- The Washington Times - Saturday, February 3, 2007

In the December 2006 issue of Chronicles magazine, Clyde Wilson, a retired professor of history from the University of South Carolina, writes: “Anyone who has dealt with college students in recent years knows that work is a declining value and practice in America.”

If so — and corporate managers have expressed the same sentiment to me on many occasions in the past year — the question is: Why? The answer, I think, has much to do with a sense of entitlement instilled by radically altered parenting and educational practices.

However, I am convinced that also involved is a general addiction to electronic stimulation, including television and video games.

I began to argue in the early 1980s that video games were addictive, and even if the research to date is not completely clear on the subject, the anecdotal evidence is compelling, to say the least. More and more parents are refusing to allow their children access to these nefarious devices, but most of the stories that come my way involve children who already are addicted.

“What do we do now?” their parents ask, to which I advise the most effective, albeit painful, of all anti-addiction programs: cold turkey.

Some parents don’t have the gumption, or I must suppose so because I never hear from them again. However, there are the occasional stories of deliverance, such as the one recently shared by the mother of a 17-year-old “gamer.”

After she complained that her son was on the computer “pretty much every waking moment unless he [is] at school or work,” and after I told her that she needed to take control where he had lost control, she and her husband lost their nerve and cut him back to four hours a day on school days and eight hours a day on weekends.

No, seriously.

She later admitted, “I obviously am a total wimp,” and “I feel really stupid about not having much backbone.”

She contacted me again two months later to tell me that things had gone from bad to worse. When she or her husband tried to enforce the limit, the boy exploded. He pounded furniture, yelled, called his parents names, accused them of being controlling and maintained that it was his computer and they had no right to limit his playing time.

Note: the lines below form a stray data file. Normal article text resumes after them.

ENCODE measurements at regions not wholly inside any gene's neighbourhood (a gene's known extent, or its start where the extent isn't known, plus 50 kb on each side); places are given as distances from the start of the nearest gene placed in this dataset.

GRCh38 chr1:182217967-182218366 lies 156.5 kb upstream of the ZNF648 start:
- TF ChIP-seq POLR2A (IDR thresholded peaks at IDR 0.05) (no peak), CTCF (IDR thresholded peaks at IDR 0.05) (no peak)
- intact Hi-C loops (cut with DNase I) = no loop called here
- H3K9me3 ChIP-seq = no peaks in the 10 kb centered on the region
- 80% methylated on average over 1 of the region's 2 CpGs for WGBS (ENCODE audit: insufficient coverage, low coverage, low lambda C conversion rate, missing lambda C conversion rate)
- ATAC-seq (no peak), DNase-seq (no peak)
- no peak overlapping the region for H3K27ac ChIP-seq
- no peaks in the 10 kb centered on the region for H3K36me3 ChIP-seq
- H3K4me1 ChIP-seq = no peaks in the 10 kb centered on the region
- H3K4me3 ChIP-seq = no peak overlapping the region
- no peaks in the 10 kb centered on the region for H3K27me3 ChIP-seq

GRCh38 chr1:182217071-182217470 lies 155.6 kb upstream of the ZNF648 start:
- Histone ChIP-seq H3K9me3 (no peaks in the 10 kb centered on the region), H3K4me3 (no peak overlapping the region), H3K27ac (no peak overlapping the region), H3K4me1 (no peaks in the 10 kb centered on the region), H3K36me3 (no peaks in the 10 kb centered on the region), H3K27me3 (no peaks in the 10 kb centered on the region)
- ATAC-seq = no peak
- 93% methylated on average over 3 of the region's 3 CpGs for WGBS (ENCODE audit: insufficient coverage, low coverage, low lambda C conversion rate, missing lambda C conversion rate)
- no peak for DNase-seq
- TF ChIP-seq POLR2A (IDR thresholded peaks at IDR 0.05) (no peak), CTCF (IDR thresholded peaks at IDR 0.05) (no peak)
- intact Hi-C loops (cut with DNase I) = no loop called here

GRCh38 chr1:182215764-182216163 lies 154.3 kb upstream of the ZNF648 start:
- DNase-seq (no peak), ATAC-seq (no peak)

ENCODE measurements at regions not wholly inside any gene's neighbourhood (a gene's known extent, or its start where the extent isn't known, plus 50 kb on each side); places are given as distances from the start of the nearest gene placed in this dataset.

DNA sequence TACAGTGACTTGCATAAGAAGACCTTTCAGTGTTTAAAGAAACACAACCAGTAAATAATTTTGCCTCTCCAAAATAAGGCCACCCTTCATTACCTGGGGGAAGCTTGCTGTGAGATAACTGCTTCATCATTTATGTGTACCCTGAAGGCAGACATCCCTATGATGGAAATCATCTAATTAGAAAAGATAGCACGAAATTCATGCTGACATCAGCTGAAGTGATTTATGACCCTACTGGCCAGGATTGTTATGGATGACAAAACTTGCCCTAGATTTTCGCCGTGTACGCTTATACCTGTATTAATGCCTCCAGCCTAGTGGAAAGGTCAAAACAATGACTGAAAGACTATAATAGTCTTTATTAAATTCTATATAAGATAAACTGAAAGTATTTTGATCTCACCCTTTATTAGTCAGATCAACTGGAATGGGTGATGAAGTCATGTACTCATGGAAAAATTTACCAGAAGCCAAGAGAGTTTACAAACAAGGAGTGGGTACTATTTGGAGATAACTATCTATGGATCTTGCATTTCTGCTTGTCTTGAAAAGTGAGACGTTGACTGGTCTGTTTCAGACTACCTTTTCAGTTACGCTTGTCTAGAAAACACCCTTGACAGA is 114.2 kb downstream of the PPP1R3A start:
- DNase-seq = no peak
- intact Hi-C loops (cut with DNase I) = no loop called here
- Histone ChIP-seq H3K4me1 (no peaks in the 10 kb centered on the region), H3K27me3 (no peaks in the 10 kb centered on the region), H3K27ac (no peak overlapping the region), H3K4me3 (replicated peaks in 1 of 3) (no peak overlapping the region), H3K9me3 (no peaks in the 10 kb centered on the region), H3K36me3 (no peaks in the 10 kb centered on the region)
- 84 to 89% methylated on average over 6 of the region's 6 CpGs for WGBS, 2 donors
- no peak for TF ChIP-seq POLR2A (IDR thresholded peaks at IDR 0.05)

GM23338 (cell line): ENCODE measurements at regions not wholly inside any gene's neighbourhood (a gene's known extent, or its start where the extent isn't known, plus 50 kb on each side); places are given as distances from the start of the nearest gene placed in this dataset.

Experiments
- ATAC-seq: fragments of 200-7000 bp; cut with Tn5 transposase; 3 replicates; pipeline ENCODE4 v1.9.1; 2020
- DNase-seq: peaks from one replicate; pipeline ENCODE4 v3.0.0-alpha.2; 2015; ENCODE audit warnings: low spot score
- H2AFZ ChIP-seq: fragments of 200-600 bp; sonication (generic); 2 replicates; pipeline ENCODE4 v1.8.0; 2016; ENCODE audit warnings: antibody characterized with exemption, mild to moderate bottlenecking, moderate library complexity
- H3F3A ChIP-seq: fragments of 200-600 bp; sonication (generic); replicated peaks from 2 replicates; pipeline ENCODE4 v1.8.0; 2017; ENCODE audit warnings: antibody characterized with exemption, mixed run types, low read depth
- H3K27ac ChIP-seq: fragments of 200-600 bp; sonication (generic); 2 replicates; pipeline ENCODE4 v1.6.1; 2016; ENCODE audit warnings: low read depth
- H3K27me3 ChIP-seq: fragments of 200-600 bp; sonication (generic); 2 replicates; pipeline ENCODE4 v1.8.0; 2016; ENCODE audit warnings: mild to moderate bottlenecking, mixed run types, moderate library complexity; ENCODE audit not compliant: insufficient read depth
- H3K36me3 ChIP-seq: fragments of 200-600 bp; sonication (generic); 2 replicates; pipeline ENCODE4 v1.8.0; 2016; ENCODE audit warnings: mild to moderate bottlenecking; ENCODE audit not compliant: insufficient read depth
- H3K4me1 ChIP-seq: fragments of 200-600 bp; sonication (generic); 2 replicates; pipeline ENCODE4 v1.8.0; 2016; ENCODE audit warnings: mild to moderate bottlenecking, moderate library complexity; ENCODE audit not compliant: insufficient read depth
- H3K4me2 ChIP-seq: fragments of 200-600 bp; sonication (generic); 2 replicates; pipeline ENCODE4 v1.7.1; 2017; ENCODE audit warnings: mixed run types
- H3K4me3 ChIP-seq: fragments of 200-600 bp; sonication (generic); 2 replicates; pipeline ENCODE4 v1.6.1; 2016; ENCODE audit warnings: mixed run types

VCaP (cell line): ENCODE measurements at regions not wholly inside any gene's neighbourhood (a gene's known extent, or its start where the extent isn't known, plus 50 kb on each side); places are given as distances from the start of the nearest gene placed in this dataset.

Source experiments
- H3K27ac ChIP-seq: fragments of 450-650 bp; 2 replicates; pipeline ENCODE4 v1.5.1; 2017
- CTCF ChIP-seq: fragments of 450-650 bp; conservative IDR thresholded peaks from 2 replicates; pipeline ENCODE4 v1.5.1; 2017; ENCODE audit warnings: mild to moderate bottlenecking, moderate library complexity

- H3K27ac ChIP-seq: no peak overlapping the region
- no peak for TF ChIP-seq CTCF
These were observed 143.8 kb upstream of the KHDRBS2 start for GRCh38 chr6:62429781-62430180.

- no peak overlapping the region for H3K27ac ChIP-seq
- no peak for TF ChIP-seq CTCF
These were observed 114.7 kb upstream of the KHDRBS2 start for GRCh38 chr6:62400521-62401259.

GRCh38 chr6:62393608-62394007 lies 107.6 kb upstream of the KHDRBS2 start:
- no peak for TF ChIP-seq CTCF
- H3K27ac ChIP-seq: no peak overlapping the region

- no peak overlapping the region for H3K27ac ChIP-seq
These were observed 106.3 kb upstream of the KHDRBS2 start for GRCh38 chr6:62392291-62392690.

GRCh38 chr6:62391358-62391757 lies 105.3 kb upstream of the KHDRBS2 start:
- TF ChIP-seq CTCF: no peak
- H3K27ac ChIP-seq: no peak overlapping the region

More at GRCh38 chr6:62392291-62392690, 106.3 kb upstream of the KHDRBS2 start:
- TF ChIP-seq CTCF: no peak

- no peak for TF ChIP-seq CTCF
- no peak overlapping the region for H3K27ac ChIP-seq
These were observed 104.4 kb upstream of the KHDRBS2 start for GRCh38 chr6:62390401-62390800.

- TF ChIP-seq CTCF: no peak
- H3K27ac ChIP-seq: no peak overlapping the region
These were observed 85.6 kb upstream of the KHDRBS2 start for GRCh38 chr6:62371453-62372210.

That describes addictive behavior. I could tell his mom was in a lot of pain. She implored me to give her the strength to take the computer away from her son, saying she didn’t know if she could take the ensuing meltdown.

I pointed out that as his parents, she and her husband had a responsibility to do what was best for their son whether he liked what they did or not. They wanted to wait until his grades came out to decide whether to take away the computer.

I told them one cannot bargain with an addict and win. Take the computer away, I said, and do not ever give it back, even if he begins making straight A’s.

Days later, I got this e-mail: “We took his computer away. Wow, what a horrible scene. He went on and on, acting like the world was coming to an end, but we stuck to our guns, and I feel like a miracle has occurred. The next day, he worked all day and actually went out to dinner with us. The next day, he worked part of the day and was as pleasant and relaxed as can be for the rest of the evening.

“Today he got home from school and he actually has a friend over. I need to tell you that when we were out to dinner two nights ago he said that although he was initially very angry at what we did, he actually felt kind of relieved. Isn’t that wild? I know that there may be some rough patches ahead, but I feel like I have my son back.”

I love happy endings, don’t you?

Family psychologist John Rosemond answers parents’ questions on his Web site (www.rosemond.com).

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